In With the Old and In With the New

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This has been a hell of a roller coaster ride year for Europe. First, financial crisis had spread across the European Union, and sporadic riots sparked in countries such as Greece. Now we have two–err–one new president in France and a familiar face taking the helm in Russia. A socialist by the name of Francois Hollande has clearly nabbed Nicholas Sarkozy’s job, after edging him in this year’s election in France.

Francois Hollande clinches French presidency.

Meanwhile, in Russia, Vladimir Putin is once again the president after much criticism and protest on the streets of Moscow preceding the election. Vladimir Putin was the president from 2000 to 2008, then served as prime minister after handing the seat over to Dmitry Medvedev, the hapless president sandwiched by Putin’s past and present terms. Medvedev was practically a bench warmer whilst Putin waited to be eligible to run for presidency again. Many people say that Medvedev was but a mere puppet of Putin, a sort of Manchurian Candidate. Conspiracy theories abound, but in post-Soviet Russia, theories and reality are separated by a thin, blurry line.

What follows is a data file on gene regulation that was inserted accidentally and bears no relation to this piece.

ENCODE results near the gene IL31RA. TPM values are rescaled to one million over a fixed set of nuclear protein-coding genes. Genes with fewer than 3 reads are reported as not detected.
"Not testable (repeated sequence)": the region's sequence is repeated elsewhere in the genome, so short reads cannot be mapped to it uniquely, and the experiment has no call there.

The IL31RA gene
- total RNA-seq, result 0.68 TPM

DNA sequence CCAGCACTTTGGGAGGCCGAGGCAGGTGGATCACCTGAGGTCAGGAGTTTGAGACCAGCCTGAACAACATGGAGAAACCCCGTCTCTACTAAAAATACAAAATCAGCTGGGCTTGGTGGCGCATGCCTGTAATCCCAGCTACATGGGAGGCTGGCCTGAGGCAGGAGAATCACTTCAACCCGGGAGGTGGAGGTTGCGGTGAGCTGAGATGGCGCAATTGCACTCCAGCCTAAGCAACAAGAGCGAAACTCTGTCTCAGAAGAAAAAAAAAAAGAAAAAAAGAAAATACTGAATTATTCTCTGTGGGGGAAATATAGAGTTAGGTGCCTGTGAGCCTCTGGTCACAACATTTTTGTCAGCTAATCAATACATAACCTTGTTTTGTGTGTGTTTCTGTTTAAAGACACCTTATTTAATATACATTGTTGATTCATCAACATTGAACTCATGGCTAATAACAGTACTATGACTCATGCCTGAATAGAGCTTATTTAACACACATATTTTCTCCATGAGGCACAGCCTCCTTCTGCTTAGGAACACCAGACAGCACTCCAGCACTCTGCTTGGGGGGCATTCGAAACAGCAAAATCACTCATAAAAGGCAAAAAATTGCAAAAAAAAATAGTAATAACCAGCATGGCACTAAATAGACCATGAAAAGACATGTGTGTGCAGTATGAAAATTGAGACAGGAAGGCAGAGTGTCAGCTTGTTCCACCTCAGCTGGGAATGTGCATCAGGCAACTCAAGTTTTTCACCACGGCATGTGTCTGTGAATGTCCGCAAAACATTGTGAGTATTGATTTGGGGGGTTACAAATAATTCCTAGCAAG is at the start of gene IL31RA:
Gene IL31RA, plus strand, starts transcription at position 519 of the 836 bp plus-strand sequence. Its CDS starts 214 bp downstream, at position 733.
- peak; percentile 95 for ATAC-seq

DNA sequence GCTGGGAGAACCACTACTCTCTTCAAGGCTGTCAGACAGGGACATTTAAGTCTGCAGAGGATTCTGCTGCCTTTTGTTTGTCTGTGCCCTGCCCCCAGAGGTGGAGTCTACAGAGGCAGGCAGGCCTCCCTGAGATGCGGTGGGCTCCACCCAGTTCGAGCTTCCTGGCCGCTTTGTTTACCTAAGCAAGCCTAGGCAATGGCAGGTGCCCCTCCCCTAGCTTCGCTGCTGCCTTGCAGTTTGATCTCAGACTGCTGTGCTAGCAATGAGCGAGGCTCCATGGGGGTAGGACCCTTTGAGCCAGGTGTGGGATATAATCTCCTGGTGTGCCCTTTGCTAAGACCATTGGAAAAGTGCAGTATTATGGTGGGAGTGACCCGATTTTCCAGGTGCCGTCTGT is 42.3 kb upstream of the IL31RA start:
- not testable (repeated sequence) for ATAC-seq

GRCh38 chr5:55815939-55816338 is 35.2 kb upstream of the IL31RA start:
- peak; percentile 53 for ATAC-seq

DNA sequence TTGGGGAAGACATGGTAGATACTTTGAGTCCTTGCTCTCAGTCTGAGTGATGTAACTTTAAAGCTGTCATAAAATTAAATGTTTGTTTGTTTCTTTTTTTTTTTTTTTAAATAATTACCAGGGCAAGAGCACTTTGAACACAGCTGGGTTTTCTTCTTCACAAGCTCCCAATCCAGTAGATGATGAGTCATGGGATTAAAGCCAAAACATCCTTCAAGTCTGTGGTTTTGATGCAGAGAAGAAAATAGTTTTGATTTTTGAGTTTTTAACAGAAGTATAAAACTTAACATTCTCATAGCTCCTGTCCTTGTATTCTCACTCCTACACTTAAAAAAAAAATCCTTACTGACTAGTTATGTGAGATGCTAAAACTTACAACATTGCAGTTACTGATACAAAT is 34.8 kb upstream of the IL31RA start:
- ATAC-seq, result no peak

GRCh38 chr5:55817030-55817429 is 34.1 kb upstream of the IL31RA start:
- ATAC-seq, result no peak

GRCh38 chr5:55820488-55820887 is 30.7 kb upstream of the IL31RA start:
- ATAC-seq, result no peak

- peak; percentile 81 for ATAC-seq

The future of these two nations will be both exciting and worrisome to watch unfold. Politically and economically speaking, the new French president, Francois Hollande, will be on the radar of the international community. I’m eager to know how much other socialist leaders, such as Venezuela’s Hugo Chavez and Bolivia’s Evo Morales, rub elbows with Hollande. How will he react to such political flirtation? Will his actions deviate from his campaign promises? What will be his stance towards Iran and North Korea once France’s political allies ask him to go in their corner?

A more interesting question is if Putin will change or remain grounded in his stance towards Iran and North Korea, the latter a nation that also has a relatively new leader after the death of Kim Jong-il. Russia and China have a track record of going against the rest of the international community’s response towards the two “rogue states” with nuclear ambitions.

If Barack Obama doesn’t win in this year’s presidential election, Mitt Romney, the Republican Party’s nominee, will take over as Commander-in-Chief. How will his administration deal with a socialist Frenchman, since accusations of President Obama being a closet-socialist flew left from right during the Republican primaries?

The Mayan Doomsday prophecy regarding 2012 may not come true, but there are definitely major paradigm shifts this year that could very well affect the world beyond December 21st.